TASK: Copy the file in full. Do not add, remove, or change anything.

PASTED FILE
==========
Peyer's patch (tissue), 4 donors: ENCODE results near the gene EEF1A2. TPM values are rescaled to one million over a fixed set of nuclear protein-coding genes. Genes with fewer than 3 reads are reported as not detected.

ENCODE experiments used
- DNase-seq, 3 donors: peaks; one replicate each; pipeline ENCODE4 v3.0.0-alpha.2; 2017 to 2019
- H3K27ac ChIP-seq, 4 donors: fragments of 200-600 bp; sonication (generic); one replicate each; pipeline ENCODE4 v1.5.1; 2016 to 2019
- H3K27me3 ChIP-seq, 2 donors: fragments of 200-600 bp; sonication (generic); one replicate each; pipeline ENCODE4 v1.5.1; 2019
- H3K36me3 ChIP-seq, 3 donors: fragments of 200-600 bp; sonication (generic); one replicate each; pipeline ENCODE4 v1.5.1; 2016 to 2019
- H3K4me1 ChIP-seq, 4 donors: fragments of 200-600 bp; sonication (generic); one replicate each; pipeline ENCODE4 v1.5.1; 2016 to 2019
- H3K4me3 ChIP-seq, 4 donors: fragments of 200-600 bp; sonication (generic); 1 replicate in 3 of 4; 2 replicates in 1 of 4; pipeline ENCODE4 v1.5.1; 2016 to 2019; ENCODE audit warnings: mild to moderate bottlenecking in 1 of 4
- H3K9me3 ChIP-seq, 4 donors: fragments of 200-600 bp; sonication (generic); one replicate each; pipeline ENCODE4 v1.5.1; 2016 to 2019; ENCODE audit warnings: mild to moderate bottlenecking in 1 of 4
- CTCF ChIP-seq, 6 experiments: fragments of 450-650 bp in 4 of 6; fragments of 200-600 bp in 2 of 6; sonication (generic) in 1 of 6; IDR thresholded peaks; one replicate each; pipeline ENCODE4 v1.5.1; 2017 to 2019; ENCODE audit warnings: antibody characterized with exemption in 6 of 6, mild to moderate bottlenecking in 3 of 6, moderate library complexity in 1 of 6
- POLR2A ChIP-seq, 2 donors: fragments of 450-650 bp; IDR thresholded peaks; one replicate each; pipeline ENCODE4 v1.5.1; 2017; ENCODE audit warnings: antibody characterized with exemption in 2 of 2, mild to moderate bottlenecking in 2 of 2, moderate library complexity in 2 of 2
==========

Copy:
Peyer's patch (tissue), 4 donors: ENCODE results near the gene EEF1A2. TPM values are rescaled to one million over a fixed set of nuclear protein-coding genes. Genes with fewer than 3 reads are reported as not detected.

ENCODE experiments used
- DNase-seq, 3 donors: peaks; one replicate each; pipeline ENCODE4 v3.0.0-alpha.2; 2017 to 2019
- H3K27ac ChIP-seq, 4 donors: fragments of 200-600 bp; sonication (generic); one replicate each; pipeline ENCODE4 v1.5.1; 2016 to 2019
- H3K27me3 ChIP-seq, 2 donors: fragments of 200-600 bp; sonication (generic); one replicate each; pipeline ENCODE4 v1.5.1; 2019
- H3K36me3 ChIP-seq, 3 donors: fragments of 200-600 bp; sonication (generic); one replicate each; pipeline ENCODE4 v1.5.1; 2016 to 2019
- H3K4me1 ChIP-seq, 4 donors: fragments of 200-600 bp; sonication (generic); one replicate each; pipeline ENCODE4 v1.5.1; 2016 to 2019
- H3K4me3 ChIP-seq, 4 donors: fragments of 200-600 bp; sonication (generic); 1 replicate in 3 of 4; 2 replicates in 1 of 4; pipeline ENCODE4 v1.5.1; 2016 to 2019; ENCODE audit warnings: mild to moderate bottlenecking in 1 of 4
- H3K9me3 ChIP-seq, 4 donors: fragments of 200-600 bp; sonication (generic); one replicate each; pipeline ENCODE4 v1.5.1; 2016 to 2019; ENCODE audit warnings: mild to moderate bottlenecking in 1 of 4
- CTCF ChIP-seq, 6 experiments: fragments of 450-650 bp in 4 of 6; fragments of 200-600 bp in 2 of 6; sonication (generic) in 1 of 6; IDR thresholded peaks; one replicate each; pipeline ENCODE4 v1.5.1; 2017 to 2019; ENCODE audit warnings: antibody characterized with exemption in 6 of 6, mild to moderate bottlenecking in 3 of 6, moderate library complexity in 1 of 6
- POLR2A ChIP-seq, 2 donors: fragments of 450-650 bp; IDR thresholded peaks; one replicate each; pipeline ENCODE4 v1.5.1; 2017; ENCODE audit warnings: antibody characterized with exemption in 2 of 2, mild to moderate bottlenecking in 2 of 2, moderate library complexity in 2 of 2